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East Africa: green agriculture grows in leaps and bounds 0

NAIROBI – Organic agriculture using natural farming methods rather than fertilisers and pesticides has made significant gains in African countries not just among farmers but among consumers too.

According to the 2008 Food and Agriculture Organisation (FAO) report ‘International Assessment of Agricultural Knowledge, Science and Technology for Development’, Africa needs to triple agricultural productivity by 2050 to keep pace with population growth, while small farmers and organic agriculture are the best way to ensure the continents food security.

But the new report ‘Climate Change Implications for Agriculture in Sub Saharan Africa‘ published by a FAO researcher of the Organic Agriculture section, Lim Li Ching, underlines also that green farming becomes increasingly important as an effect of climate change.

Some 52 countries were in agreement and adopted the 2008 report, while the new paper states that ecological agriculture is already practiced by many African smallholder farmers.

Africa has approximately 33 million small farms, representing 80 percent of all farms in the region.

The IAASTD seems to be largely forgotten, probably because it calls for a radical paradigm shift in agriculture. The report maintains that the world needs a new “green revolution” but completely different from the Asian one 40 years ago that increased agricultural productivity with mechanisation, pesticides and fertilisers.

That pathway has proven unsustainable. ”Agriculture is responsible for 32 percent of greenhouse emissions,” Hans Herren, co-chair of the IAASTD, pointed out. ”Today, with climate change and soil depletion and erosion, we cannot continue with business as usual. We need to turn to sustainable or organic agriculture.”

Eustace Kiarii, CEO of the Kenya Organic Agriculture Network (KAON), added that, “we must change the export-led, free trade-based industrial agricultural model of large farms to instead develop sustainable local, national and regional markets.” KAON is the national coordinating body for organic agricultural activities.

In a country where 99 percent of farmers own between a quarter and two hectares of land and cannot afford to buy pesticides and fertilisers, organic agriculture seems to be the way out.

Prof. Zeyaur Khan, an Indian scientist from the International Centre of Insect Physiology and Ecology, believes this. To increase agricultural productivity he developed the “push-pull technology”, a technique to control pests. A plant called desmodium “pushes” straiga and stemborers outside the field where they are “pulled” (neutralised) by napier grass.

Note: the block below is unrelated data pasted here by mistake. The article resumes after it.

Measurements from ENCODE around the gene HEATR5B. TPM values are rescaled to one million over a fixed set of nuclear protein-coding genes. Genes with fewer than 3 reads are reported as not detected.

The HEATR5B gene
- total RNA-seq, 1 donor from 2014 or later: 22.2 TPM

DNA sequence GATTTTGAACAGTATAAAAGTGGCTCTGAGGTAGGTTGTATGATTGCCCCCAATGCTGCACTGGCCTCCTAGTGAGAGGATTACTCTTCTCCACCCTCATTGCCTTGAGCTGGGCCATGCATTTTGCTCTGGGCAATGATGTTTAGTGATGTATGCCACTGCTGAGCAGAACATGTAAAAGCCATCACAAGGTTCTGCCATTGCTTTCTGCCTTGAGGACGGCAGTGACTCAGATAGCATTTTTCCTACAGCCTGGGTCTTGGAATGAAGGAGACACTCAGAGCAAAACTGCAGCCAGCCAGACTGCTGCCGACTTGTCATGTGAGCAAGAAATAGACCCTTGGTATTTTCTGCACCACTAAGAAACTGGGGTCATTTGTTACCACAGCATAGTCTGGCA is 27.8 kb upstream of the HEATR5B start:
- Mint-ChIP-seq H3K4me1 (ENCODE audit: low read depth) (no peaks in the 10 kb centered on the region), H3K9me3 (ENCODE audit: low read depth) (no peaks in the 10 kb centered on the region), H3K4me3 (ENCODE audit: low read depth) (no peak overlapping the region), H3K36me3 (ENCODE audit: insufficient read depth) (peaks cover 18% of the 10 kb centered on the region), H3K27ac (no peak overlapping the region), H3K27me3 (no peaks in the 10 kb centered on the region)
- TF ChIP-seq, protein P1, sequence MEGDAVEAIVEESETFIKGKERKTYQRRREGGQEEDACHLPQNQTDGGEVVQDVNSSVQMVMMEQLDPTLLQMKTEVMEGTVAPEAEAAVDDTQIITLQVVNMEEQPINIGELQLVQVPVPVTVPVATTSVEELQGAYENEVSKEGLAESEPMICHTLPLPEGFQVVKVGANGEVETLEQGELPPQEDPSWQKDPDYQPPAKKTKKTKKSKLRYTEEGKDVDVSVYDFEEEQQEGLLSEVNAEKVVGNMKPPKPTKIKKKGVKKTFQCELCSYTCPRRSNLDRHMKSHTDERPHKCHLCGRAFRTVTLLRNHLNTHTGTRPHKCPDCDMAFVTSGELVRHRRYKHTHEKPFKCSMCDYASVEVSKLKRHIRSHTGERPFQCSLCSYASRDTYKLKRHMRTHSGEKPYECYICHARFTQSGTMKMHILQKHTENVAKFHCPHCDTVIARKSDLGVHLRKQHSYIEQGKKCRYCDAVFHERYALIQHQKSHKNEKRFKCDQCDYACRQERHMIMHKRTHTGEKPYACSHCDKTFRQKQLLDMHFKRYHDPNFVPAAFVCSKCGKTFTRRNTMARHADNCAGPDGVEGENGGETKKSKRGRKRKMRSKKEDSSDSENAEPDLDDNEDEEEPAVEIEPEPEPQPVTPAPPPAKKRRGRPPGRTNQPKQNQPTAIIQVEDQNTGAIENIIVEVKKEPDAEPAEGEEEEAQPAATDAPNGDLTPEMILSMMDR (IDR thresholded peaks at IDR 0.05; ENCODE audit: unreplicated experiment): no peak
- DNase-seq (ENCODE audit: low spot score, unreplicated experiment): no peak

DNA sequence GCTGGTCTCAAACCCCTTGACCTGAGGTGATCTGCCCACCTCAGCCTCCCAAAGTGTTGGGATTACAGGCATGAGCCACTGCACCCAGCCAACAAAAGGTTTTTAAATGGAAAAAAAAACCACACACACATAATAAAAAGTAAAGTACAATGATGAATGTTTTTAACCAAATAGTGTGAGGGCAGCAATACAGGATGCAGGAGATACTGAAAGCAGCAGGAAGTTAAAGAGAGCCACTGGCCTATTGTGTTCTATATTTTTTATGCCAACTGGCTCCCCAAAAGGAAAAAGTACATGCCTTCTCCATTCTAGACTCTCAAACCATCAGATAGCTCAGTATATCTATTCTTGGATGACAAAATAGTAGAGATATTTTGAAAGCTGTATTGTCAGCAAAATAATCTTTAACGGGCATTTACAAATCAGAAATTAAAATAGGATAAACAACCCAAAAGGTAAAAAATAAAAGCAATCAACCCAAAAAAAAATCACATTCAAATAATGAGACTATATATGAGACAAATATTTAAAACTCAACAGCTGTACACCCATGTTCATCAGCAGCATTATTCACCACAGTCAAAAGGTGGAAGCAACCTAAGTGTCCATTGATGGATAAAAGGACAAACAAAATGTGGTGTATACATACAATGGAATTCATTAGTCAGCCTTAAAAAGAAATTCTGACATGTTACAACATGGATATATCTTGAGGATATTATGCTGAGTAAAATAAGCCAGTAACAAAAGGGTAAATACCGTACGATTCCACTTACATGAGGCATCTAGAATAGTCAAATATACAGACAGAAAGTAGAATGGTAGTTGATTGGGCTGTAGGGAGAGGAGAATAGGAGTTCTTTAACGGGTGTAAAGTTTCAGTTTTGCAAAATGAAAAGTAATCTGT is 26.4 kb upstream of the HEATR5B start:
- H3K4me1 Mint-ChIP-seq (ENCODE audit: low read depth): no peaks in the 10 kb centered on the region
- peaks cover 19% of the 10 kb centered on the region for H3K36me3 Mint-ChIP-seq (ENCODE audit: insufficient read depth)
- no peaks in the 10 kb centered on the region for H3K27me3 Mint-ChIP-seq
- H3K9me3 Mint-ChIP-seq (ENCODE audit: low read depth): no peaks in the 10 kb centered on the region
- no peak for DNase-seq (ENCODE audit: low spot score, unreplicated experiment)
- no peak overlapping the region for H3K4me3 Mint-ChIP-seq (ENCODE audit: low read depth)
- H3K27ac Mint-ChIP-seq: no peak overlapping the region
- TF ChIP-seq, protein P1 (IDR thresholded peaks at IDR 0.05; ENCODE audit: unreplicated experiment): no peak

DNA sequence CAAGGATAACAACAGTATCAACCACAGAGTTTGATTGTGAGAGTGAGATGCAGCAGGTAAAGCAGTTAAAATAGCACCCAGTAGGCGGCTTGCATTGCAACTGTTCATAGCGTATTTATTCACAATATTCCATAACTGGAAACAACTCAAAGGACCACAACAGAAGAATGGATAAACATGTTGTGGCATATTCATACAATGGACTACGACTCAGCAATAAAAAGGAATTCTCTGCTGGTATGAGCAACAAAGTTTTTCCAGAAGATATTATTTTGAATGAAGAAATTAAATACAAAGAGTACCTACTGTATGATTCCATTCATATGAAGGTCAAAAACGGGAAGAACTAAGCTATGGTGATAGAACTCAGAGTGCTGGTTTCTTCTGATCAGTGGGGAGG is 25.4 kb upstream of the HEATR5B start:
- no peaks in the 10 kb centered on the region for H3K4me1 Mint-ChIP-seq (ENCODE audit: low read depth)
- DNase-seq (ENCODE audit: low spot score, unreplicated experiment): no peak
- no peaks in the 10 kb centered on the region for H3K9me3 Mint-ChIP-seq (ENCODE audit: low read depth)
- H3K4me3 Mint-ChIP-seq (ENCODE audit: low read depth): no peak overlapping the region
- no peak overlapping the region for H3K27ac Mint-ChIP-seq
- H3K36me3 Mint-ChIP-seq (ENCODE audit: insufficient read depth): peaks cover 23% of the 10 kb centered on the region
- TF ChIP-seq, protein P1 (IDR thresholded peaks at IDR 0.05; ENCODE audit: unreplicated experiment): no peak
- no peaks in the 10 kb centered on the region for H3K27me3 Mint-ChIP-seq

Explained Kahn: “The green revolution in Africa will come through the adoption of low-cost technologies like push-pull which exploit basic and applied science. These technologies will address food security and the livelihoods of smallholders without requiring extra resources for hybrid seeds, crop protection and soil improvement”.

But the Alliance for a Green Revolution in Africa (AGRA), an NGO funded by the Rockefeller and Bill Gates foundations, promotes fertilisers and seeds to produce more food rapidly.

“If food production increases too quickly, in two years time we will have too much food and prices will go down,” argued Herren. “We need the opposite: for farmers to get enough income, the prices of agricultural products must increase.”

Kahn believes that farmers must earn at least two dollars a day to stay in agriculture-revenue achievable through the “push-pull” technique.

AGRA’s Joan Kagwanja confirmed that her organisation “wants to increase the use of fertilisers in Africa.

Do they also promote genetically modified organisms (GMOs)?  “I cannot say yes or no… we are not opposed to GMOs but we would help countries or organisations that ask for assistance in this matter,” she replied.

But United Nations Environment Programme (UNEP) spokesperson in Nairobi, Nick Nuttall, warned against a “one size fits all approach in agriculture.” ”One doesnt have to choose between small and big agriculture. True, sustainable or organic agriculture employs more people than intensive agriculture.

Continue reading on Cisa News

By Cisa News with staff’s further reporting

Download the report on climate change implications – pdf version

Download the full 2008 IAASTD report – pdf version

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Direttore Responsabile Giuseppe Frangi